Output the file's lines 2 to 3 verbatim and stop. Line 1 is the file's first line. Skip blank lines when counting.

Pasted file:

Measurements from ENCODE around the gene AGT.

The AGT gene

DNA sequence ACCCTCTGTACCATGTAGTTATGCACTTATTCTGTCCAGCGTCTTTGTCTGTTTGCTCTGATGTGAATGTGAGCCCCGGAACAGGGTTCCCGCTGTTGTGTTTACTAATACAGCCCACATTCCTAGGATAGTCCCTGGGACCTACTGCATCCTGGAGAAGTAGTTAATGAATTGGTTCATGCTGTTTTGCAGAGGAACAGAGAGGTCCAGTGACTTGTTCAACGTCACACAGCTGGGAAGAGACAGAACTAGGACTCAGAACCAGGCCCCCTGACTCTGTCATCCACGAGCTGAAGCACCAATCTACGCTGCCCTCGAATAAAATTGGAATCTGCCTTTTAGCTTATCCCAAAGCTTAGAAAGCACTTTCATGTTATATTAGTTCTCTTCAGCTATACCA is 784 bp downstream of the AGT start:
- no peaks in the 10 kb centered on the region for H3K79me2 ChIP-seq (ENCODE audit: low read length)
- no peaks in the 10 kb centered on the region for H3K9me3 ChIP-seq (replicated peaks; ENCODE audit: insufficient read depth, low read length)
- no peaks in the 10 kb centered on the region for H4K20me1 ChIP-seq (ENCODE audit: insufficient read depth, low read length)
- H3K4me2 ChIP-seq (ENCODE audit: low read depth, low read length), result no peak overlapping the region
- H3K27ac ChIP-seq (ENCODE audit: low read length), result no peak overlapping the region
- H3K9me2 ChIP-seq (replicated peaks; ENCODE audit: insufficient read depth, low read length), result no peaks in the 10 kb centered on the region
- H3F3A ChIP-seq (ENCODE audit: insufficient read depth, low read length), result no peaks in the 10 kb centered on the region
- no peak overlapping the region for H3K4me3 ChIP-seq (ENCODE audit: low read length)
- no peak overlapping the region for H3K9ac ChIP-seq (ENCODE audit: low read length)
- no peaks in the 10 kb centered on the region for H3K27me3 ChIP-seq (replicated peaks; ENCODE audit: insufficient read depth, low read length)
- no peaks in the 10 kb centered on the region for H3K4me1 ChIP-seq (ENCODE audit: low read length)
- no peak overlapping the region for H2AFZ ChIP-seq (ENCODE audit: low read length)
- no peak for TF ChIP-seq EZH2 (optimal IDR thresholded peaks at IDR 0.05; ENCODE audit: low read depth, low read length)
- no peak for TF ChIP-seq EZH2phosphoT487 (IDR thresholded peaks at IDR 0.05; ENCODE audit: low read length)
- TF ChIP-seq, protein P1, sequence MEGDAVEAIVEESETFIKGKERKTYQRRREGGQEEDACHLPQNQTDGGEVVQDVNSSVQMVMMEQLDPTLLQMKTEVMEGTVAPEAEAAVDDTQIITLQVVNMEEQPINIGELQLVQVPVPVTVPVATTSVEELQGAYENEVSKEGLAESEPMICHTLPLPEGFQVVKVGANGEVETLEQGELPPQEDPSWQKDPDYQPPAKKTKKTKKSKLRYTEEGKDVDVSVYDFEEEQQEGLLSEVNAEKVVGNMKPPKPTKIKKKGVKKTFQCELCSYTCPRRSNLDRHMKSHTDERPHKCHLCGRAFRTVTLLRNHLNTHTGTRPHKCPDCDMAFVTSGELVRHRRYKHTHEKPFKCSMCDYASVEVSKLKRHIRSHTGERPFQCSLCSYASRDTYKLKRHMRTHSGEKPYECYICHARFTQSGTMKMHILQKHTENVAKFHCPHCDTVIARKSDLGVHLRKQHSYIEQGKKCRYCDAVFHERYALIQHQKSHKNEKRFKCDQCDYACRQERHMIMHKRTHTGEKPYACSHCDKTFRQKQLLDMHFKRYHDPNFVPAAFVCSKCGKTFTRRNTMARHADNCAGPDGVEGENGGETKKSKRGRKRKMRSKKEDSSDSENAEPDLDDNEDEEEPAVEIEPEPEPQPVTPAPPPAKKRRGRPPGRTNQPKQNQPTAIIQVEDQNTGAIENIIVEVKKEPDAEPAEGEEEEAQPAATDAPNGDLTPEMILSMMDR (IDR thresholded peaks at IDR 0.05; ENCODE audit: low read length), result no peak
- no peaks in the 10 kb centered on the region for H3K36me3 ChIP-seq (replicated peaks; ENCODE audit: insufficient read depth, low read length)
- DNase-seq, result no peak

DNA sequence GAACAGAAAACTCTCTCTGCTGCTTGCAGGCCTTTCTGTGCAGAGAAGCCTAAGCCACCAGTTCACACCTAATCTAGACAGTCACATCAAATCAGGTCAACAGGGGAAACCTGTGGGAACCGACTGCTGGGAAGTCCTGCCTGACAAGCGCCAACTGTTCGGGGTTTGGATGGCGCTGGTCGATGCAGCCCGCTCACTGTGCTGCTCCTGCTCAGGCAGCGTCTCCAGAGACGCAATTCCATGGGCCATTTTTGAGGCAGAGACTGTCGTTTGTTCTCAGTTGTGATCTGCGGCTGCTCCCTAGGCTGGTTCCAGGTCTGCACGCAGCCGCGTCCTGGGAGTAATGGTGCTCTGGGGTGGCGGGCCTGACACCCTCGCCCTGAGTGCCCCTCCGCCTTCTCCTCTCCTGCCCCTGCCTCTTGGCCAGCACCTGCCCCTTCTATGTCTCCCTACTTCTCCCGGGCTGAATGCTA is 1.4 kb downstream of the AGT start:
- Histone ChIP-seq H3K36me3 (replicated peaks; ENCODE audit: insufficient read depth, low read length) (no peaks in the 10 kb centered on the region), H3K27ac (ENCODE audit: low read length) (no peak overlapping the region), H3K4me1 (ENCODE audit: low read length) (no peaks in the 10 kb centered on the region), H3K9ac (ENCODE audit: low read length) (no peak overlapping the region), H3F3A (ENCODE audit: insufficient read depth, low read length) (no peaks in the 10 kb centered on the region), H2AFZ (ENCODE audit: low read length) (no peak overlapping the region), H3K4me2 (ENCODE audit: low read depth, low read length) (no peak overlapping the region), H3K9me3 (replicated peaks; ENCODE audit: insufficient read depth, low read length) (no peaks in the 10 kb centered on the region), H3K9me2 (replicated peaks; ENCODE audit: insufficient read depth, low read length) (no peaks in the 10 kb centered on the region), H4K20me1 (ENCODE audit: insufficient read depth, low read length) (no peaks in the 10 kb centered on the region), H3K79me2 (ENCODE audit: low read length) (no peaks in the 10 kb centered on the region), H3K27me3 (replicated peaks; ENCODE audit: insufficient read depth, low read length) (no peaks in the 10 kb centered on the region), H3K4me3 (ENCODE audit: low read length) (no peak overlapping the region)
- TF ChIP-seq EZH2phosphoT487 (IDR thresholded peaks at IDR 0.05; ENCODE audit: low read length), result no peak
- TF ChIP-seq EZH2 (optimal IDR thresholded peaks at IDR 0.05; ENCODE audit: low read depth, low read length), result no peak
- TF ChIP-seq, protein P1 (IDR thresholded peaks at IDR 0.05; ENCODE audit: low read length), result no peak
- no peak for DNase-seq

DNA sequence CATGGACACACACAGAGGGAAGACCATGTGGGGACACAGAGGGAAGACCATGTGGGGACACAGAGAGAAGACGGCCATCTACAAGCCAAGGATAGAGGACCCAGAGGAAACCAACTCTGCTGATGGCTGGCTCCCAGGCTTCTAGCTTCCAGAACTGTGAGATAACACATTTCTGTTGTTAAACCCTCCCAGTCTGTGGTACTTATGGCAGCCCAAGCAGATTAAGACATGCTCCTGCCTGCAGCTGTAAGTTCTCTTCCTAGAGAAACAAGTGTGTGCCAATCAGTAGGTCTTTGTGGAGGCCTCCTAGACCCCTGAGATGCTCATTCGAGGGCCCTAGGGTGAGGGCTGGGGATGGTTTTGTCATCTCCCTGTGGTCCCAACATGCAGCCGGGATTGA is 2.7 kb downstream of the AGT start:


The AGT gene

DNA sequence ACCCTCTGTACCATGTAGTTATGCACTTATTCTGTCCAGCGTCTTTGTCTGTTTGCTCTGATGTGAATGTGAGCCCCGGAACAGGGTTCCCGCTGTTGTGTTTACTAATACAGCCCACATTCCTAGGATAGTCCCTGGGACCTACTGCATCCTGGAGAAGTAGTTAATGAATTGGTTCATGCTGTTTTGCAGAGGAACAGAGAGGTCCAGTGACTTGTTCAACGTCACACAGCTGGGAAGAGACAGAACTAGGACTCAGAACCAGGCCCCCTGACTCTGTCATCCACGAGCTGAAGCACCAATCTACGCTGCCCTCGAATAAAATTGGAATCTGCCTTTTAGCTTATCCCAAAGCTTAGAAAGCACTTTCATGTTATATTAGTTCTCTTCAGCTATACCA is 784 bp downstream of the AGT start: